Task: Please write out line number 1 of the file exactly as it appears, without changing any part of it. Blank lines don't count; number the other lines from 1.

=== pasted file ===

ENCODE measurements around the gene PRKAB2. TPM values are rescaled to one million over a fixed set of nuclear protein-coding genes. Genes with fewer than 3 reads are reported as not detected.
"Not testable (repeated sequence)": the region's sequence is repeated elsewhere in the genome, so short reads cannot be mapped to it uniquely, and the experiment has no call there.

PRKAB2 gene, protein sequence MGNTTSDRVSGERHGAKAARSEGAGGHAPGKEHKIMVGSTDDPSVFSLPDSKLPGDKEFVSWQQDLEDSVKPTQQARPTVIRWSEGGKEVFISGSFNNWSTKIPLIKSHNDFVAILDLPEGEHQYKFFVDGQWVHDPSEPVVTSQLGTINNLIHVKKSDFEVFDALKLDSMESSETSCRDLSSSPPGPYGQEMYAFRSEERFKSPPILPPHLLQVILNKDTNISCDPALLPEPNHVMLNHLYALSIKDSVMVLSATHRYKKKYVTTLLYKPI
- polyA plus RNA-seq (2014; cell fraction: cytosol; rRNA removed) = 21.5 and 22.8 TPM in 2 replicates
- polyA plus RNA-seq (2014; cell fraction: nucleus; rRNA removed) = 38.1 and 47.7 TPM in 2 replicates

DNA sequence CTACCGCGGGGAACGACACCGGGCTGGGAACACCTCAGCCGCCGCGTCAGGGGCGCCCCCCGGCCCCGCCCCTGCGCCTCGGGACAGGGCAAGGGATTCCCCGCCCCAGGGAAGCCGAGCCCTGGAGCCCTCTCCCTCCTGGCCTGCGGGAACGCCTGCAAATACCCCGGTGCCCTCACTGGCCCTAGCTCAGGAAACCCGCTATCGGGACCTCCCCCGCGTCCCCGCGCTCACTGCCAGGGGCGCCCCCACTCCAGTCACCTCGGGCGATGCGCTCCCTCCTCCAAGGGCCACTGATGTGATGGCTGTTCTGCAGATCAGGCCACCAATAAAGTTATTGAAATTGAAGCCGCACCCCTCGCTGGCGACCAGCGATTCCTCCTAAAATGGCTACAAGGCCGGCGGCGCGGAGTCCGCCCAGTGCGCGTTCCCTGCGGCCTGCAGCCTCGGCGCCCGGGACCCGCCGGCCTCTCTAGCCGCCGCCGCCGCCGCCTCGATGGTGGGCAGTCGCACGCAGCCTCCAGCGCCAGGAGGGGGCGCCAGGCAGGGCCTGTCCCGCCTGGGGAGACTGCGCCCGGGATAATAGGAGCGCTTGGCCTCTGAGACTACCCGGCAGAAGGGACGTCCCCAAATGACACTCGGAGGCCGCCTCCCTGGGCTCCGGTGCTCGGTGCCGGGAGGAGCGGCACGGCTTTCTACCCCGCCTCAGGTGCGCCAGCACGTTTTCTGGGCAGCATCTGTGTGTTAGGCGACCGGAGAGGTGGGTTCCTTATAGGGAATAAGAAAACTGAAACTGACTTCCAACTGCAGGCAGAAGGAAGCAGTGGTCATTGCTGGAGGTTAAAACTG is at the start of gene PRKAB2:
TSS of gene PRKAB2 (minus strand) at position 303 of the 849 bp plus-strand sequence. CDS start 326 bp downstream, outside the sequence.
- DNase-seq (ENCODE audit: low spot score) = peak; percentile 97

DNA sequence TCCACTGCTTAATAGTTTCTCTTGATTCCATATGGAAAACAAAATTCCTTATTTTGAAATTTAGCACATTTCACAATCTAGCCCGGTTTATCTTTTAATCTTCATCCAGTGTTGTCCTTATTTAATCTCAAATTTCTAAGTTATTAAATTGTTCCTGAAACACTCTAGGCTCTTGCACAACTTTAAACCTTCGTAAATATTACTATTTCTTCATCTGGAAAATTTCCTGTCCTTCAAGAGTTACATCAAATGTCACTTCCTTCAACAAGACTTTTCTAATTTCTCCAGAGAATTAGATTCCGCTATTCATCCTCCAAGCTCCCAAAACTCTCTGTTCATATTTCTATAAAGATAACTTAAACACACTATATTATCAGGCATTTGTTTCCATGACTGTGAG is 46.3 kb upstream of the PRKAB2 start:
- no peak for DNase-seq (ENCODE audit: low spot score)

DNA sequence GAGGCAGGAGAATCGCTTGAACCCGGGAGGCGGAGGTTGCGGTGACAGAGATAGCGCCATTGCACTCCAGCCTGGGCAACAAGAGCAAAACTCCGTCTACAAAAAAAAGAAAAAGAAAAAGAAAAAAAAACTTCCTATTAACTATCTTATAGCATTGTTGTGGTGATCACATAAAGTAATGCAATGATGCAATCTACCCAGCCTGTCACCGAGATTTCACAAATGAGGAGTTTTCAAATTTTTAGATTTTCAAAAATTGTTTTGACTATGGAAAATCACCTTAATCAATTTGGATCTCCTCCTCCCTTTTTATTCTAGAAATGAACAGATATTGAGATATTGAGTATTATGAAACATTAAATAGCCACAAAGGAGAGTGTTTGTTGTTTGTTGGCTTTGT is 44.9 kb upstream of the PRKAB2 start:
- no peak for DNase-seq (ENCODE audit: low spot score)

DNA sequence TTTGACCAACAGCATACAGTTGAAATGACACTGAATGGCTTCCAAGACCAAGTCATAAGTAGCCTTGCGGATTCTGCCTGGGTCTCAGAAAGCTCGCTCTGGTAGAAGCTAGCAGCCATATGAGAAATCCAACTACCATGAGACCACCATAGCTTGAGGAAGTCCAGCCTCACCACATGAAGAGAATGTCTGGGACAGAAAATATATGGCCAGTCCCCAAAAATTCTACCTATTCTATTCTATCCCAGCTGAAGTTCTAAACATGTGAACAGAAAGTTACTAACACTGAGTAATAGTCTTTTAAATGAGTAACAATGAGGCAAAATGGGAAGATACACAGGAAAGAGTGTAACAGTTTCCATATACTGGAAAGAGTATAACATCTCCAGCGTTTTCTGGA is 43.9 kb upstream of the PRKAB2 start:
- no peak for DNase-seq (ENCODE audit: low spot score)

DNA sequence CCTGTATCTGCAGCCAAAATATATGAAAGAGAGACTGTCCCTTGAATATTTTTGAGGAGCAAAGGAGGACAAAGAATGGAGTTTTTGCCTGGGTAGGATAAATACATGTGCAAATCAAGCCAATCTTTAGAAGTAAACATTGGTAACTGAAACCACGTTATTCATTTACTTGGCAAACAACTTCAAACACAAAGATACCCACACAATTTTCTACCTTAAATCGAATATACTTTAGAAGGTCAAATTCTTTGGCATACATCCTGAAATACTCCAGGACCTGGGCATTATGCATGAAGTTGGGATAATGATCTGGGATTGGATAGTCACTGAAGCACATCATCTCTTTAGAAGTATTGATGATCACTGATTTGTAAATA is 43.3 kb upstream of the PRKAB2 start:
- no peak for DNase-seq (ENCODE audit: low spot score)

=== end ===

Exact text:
ENCODE measurements around the gene PRKAB2. TPM values are rescaled to one million over a fixed set of nuclear protein-coding genes. Genes with fewer than 3 reads are reported as not detected.